When you do this, you will see a lot of output on your screen while all three servers start up, but after a couple of minutes, it should settle down.

Now, open a ‘private’ or ‘incognito’ browser window and navigate to http://localhost:8080/resource. Immediately, the gateway will forward your browser to the UAA server and ask you to login using your username and password (in this case user1 and password). The UAA will then ask you to ‘Authorize’ the gateway to read user1’s profile. You’ll be presented with the following screen to do this:

An image showing the UAA autherisation screen used to autherise the application’s access to the read dot resource scope

Notice in particular the checkbox entitled “Allow access with ‘resource.read’”. It’s this scope that the Resource Server will check before allowing you access to the resource.

Once you click ‘Authorize’ you’ll be forwarded to the [/resource][7] endpoint which will show you some basic details about your user. You’ll see a message similar to this, although your subjectId will be different:

Resource accessed by: user1 (with subjectId: 43c7681a-6762-451e-8435-d503fd7a0c4d)

This is the resource server confirming you could access the resource, and showing that you used user1’s identity.

If you want to see some additional information about user1, navigate to http://localhost:8080 where a more complete user detail screen has been provided. It looks something like this:

An image showing the full user details screen available once logged in and authorized

Finally, in the logs, we’ve printed out the JWT token passed to the Resource Server so that you can inspect it. We wouldn’t ever do this in production, but for demo purposes, we felt it would be helpful to see it. It looks something like this:

resource | TRACE --- SecuredServiceApplication: ***** JWT Token: eyJhbGciOiJSUzI1NiIsImprdSI6Imh0dHBzOi8vbG9jYWxob3N0OjgwODAvdWFhL3Rva2VuX2tleXMiLCJraWQiOiJrZXktaWQtMSIsInR5cCI6IkpXVCJ9.eyJqdGkiOiJm (truncated...)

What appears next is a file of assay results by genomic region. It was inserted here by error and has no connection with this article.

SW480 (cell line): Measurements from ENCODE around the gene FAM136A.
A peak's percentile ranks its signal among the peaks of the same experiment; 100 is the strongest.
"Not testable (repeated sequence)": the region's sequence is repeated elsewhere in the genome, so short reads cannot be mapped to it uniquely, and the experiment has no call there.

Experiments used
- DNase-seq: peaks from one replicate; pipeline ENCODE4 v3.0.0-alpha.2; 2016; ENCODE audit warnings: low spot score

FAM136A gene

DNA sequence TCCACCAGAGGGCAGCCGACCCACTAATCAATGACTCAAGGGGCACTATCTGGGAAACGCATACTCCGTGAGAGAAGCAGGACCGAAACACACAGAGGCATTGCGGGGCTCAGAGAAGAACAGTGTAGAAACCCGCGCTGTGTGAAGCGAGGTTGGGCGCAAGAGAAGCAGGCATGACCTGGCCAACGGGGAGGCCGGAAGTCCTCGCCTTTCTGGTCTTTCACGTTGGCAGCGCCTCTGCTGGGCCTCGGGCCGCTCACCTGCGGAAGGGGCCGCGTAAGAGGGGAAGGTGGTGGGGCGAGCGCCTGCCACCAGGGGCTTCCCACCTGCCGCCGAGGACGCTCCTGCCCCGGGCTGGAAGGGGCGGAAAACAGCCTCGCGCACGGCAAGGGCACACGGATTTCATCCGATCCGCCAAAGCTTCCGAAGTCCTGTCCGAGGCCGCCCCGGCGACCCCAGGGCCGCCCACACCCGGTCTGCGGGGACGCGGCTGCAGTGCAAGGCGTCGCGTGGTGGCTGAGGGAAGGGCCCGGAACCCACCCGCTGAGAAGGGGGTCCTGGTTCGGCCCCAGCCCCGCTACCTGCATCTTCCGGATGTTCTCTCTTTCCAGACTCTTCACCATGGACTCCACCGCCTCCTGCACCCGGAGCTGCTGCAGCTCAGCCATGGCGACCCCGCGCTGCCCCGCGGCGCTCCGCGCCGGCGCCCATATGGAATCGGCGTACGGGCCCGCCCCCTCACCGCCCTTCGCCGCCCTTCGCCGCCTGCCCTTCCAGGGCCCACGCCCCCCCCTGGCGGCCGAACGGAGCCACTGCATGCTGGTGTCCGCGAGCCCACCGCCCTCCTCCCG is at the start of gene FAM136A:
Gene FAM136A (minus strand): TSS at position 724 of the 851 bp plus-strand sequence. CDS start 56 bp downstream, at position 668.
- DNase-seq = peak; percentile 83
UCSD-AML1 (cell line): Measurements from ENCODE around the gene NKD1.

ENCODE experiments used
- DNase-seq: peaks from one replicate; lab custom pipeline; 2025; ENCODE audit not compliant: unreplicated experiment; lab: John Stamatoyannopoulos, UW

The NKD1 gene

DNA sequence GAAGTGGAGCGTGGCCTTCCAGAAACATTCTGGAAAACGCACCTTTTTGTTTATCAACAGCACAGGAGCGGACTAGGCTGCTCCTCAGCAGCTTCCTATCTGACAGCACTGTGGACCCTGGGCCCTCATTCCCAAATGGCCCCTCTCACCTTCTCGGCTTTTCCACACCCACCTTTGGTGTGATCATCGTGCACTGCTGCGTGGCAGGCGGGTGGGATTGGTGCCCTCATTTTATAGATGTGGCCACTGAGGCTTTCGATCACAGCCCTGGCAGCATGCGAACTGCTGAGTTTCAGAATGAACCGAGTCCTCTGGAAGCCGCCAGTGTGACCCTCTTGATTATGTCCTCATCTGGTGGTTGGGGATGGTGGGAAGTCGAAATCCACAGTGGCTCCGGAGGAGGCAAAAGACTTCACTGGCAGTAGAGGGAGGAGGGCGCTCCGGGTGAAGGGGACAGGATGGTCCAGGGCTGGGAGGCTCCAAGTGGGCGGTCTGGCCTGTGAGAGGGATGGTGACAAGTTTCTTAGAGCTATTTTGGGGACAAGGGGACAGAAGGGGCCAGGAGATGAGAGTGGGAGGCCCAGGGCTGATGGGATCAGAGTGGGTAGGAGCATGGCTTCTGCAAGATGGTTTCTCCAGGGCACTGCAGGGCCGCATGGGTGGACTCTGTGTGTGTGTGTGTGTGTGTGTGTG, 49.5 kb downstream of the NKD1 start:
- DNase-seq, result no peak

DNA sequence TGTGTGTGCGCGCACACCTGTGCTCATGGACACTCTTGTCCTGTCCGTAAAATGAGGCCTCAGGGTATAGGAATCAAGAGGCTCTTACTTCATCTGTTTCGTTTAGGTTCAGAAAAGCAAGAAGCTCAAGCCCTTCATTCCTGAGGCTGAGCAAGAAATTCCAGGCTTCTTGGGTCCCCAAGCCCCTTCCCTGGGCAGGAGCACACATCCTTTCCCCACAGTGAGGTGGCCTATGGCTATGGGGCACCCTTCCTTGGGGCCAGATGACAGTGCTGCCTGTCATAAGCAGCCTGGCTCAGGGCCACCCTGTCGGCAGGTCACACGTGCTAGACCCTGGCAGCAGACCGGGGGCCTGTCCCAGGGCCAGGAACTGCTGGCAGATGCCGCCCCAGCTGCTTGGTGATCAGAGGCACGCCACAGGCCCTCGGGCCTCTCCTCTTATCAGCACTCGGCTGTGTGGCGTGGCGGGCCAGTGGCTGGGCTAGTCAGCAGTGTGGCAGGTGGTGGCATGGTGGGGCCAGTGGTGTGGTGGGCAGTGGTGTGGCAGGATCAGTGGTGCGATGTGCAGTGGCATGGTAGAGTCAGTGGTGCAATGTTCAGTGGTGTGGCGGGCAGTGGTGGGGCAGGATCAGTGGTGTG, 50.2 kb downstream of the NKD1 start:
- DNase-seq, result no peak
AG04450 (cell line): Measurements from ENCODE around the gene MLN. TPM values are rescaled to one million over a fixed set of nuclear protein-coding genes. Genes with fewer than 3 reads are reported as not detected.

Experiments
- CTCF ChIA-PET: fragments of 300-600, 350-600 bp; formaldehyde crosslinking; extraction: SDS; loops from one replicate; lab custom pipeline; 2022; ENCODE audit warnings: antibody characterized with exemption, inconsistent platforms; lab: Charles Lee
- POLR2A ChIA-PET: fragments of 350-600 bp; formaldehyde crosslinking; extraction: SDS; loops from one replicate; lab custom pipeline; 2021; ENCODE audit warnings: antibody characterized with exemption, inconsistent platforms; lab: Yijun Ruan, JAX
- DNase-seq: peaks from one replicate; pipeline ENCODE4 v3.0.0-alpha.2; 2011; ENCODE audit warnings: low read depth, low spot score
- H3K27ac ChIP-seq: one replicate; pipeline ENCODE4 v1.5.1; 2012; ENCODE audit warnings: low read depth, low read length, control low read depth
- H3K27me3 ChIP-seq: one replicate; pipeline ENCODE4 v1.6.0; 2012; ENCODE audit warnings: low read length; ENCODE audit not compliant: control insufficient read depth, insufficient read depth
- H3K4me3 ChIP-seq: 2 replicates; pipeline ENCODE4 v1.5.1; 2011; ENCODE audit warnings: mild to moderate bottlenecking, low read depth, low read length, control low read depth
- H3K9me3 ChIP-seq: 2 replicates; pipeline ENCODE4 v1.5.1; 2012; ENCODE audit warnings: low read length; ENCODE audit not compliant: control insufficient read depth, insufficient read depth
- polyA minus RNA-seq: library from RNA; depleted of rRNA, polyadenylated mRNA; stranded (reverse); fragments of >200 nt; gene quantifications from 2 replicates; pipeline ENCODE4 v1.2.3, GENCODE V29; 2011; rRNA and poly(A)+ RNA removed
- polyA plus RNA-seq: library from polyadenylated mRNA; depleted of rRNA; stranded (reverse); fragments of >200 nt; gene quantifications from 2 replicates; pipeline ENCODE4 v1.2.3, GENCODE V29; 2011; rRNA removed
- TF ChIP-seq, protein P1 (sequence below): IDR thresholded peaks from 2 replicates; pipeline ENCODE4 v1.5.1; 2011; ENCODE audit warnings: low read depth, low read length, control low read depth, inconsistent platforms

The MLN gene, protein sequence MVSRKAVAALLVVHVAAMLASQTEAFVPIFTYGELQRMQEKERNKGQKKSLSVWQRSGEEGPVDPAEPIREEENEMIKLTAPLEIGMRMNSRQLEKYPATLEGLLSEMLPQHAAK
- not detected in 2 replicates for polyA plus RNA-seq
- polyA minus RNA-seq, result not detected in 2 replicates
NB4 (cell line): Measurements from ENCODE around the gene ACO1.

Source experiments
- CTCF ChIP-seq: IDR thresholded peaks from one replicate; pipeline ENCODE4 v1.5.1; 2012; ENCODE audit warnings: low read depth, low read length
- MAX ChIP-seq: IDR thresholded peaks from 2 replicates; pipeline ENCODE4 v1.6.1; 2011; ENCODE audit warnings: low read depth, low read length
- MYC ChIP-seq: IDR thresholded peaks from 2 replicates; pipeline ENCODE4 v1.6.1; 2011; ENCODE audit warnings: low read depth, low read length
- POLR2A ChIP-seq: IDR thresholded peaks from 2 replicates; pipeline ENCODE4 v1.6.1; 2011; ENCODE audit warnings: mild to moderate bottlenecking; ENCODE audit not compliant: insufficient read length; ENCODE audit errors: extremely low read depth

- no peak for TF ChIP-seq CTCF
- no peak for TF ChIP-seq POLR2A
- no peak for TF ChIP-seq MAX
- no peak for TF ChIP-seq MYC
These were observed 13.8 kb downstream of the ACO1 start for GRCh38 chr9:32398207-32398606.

You can copy this token in its entirety from the log and paste it into the JWT Debugger at jwt.io. This utility can parse the token and show you the contents. In the output, you’ll find the username and the scopes associated with the user’s profile.

An image showing the jwt.org screen after parsing the JWT token generated by the UAA and used by our user to access reasources

The logs themselves are also quite revealing (although the order is not guaranteed). They show much of what’s going on as these three servers interact with each other. To see some edited log highlights with some additional notes, look here.

Finishing Up

When you’re done, use Ctrl-C to shut down the Docker services. If for any reason this fails to work, you can also use docker-compose down from the security-gateway folder. With either technique, you should see output similar to this:

$> docker-compose down 
Stopping gateway  ... done
Stopping service  ... done
Stopping registry ... done

Further clean-up of Docker can be achieved using docker-compose rm -f.

And Finally…

Why not have your developer dreams come true this year by signing up for SpringOne Platform? It’s the premier conference for building scalable applications with Spring. Join thousands of other developers to learn, share, and have fun in Austin, TX from October 7th to 10th. Use the discount code S1P_Save200 when registering to save money on your ticket. If you need help convincing your manager try these tips.

comments powered by Disqus